FRIDAY, FIFTH WEEK OF LENT

CHOKOLOKOBANGOSHE: A HOMILY ON FRIDAY, FIFTH WEEK OF LENT

A story is told of an old witch whose name is Chokolokobangoshe. Chokolokobangoshe has a little boy living with her, whose name is Montulewa. She made Montulewa’s life so miserable that Montulewa wanted to go back to her parent. One day, Montulewa met three wise men who promised him that they will help him out of the old witch’s house. They went to the old witch and asked her to name her price; what it will take for her to let Montulewa go. She told the wise men that she will let Montulewa go if Montulewa can discover what her real name is. She likes to sing with her name but the song confuses Montulewa so much that it was hard for his young mind to pronounce the name which is rather too long. By the way, she sings this song at a particular time once a day. Montulewa gave the trick to the tree old men. One of them went and listened as the old woman sang. “Montulewa doesn’t know my name. Montulewa doesn’t know my name. Ooo, aaaa, Chokoloko…” At tis point the man ran to tell Montulewa her name is Chokoloko, but when Montulewa told her. She said that is not her name. Next another wise man went and listened to the song: “Montulewa doesn’t know my name. Montulewa doesn’t know my name, ooo, aaa, Chokoloko, Chokoloko, Chokolokobango”. At this point, he went back to tell the boy her name is Chokolokobango. Well he was wrong. It was the last wise man who stayed and listened till the song was over and he helped Montulewa to memorise the name and get it right. This is a lesson in patience.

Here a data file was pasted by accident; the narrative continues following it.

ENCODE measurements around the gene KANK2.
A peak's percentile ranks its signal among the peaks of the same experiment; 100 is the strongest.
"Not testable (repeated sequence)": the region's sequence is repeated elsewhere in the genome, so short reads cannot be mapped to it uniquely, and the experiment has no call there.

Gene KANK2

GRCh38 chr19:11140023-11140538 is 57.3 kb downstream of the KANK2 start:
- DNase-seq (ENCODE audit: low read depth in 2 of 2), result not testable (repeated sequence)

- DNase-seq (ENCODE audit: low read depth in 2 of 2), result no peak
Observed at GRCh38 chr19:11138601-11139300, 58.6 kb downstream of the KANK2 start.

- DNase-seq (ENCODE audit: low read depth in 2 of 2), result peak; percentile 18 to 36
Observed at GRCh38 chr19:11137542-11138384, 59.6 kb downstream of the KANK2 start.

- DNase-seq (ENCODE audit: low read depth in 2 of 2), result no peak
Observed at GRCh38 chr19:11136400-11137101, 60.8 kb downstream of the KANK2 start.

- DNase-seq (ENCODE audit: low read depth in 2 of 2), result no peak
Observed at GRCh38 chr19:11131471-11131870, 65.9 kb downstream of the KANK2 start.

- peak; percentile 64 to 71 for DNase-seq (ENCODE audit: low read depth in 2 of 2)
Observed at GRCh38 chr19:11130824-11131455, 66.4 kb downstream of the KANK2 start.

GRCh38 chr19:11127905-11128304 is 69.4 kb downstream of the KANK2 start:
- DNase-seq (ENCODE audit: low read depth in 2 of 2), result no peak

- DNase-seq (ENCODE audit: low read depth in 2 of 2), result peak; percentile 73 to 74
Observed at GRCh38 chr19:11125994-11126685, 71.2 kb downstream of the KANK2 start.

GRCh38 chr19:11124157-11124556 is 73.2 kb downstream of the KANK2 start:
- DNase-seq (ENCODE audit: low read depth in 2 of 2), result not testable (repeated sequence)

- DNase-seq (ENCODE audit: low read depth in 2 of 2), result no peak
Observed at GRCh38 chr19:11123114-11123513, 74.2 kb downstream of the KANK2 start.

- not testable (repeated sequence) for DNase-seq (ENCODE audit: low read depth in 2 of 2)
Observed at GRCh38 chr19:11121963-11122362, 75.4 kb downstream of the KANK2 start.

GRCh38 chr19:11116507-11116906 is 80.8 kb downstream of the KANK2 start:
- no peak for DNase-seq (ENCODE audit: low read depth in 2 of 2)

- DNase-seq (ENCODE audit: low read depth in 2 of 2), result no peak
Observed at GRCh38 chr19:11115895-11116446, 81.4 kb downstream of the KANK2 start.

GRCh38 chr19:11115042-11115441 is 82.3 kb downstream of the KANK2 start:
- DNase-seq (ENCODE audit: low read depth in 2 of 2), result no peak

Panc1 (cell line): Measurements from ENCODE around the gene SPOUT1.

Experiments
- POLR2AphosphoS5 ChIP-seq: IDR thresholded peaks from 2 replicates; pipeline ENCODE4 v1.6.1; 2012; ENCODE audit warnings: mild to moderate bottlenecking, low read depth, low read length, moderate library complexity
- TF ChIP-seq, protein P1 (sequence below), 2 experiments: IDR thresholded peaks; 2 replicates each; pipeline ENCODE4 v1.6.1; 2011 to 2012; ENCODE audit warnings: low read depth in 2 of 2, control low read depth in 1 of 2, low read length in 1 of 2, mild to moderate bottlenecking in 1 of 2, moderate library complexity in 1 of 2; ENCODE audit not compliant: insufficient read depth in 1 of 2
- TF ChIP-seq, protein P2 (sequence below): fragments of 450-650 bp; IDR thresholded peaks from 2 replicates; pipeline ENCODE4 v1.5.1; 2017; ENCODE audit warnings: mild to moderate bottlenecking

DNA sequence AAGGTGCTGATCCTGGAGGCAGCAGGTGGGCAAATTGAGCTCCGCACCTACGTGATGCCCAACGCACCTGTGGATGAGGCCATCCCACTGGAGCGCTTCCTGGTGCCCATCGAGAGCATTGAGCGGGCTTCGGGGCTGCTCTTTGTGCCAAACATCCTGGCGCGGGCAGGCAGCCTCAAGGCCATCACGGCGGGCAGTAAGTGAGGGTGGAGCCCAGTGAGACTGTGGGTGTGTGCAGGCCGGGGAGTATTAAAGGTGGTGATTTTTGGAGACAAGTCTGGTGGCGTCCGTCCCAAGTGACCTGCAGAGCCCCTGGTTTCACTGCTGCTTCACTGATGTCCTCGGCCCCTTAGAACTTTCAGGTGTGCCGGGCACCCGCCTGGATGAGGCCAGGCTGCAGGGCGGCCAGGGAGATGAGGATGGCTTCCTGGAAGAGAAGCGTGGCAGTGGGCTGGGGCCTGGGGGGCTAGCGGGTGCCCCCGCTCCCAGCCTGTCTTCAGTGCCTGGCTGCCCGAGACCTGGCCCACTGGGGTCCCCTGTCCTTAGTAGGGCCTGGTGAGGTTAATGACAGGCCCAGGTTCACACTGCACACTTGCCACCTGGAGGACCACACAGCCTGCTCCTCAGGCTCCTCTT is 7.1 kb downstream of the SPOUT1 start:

The common mistake we make with scriptures is that we read a particular passage, but we do not read it till the end. When we do that, we only get a part of the message. For example, our First reading began on a very bad note and ended on a good note. It is very easy to remember the way it began and not see the way it ended. The same is also true of the gospel of today. I have read so many bible passages like the first two wise men, and I think you may have also. John Bergsma describes 7 parts of such passages as we find especially in the Psalms, namely, 1. The situation is described. 2. The writer cries unto God. 3. The writer makes a vow to offer a todah sacrifice if God would save him. 4. God saves the writer. 5. He fulfils his promise to God in the temple. 6. He celebrates the victory with his family and friends. 7. He gives a public testimony of how God has saved him. All passages will not follow the same format, but this gives us an idea. Sometimes we read certain passages and they sound very negative to us, but that is only because we did not read them to the end, or we do not read other related passages. Let us read the scriptures like the third wise man in our story. Even in our relationship with people, sometimes we remember only the negative things they have done and said to us. No matter how people treat us, let us not forget that they are created by God and loved into being by God. No matter how bad the situation is, let us not fail to see the blessings loaded there in. No matter how negative the scriptures may sound, let us not forget that the word of God is always good news. That is why the day of Christ’s death is called ‘Good Friday’. The word of God is always good news. If it doesn’t begin as good news, wait for it. It will end as good news.

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